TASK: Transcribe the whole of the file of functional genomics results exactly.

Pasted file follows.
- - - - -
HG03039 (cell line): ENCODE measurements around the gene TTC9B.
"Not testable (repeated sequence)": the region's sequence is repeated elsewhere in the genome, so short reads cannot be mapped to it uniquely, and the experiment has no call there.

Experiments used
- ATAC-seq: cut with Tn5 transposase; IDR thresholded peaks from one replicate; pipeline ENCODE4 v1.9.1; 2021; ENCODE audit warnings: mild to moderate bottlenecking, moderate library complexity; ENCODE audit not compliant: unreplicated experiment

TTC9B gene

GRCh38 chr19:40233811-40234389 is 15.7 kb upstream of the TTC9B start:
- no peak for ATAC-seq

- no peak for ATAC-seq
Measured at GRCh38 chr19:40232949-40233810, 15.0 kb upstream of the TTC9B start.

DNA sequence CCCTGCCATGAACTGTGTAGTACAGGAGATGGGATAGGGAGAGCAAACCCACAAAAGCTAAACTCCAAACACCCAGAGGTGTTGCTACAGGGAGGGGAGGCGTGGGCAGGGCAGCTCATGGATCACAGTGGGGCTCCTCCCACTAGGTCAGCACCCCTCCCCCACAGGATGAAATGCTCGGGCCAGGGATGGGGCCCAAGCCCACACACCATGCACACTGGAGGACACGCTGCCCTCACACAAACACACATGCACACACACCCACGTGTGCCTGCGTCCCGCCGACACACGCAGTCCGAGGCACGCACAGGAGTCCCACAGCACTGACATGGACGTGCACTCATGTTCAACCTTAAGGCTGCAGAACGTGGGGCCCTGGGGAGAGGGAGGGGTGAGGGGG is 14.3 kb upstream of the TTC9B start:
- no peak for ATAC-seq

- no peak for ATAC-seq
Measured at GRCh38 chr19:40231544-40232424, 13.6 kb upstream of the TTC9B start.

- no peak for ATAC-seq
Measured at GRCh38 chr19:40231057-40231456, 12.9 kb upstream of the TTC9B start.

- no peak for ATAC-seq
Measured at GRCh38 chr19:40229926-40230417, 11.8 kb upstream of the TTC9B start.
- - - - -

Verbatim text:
HG03039 (cell line): ENCODE measurements around the gene TTC9B.
"Not testable (repeated sequence)": the region's sequence is repeated elsewhere in the genome, so short reads cannot be mapped to it uniquely, and the experiment has no call there.

Experiments used
- ATAC-seq: cut with Tn5 transposase; IDR thresholded peaks from one replicate; pipeline ENCODE4 v1.9.1; 2021; ENCODE audit warnings: mild to moderate bottlenecking, moderate library complexity; ENCODE audit not compliant: unreplicated experiment

TTC9B gene

GRCh38 chr19:40233811-40234389 is 15.7 kb upstream of the TTC9B start:
- no peak for ATAC-seq

- no peak for ATAC-seq
Measured at GRCh38 chr19:40232949-40233810, 15.0 kb upstream of the TTC9B start.

DNA sequence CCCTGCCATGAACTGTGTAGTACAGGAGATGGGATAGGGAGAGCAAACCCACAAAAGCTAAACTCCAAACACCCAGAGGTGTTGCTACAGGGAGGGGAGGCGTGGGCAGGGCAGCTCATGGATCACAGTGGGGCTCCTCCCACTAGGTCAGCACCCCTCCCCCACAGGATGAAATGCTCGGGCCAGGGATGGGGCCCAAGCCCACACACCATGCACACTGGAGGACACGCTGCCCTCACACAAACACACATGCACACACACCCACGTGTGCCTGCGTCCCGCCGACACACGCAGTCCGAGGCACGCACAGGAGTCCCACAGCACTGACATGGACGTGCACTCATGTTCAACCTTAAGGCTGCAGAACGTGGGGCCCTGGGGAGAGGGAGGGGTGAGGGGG is 14.3 kb upstream of the TTC9B start:
- no peak for ATAC-seq

- no peak for ATAC-seq
Measured at GRCh38 chr19:40231544-40232424, 13.6 kb upstream of the TTC9B start.

- no peak for ATAC-seq
Measured at GRCh38 chr19:40231057-40231456, 12.9 kb upstream of the TTC9B start.

- no peak for ATAC-seq
Measured at GRCh38 chr19:40229926-40230417, 11.8 kb upstream of the TTC9B start.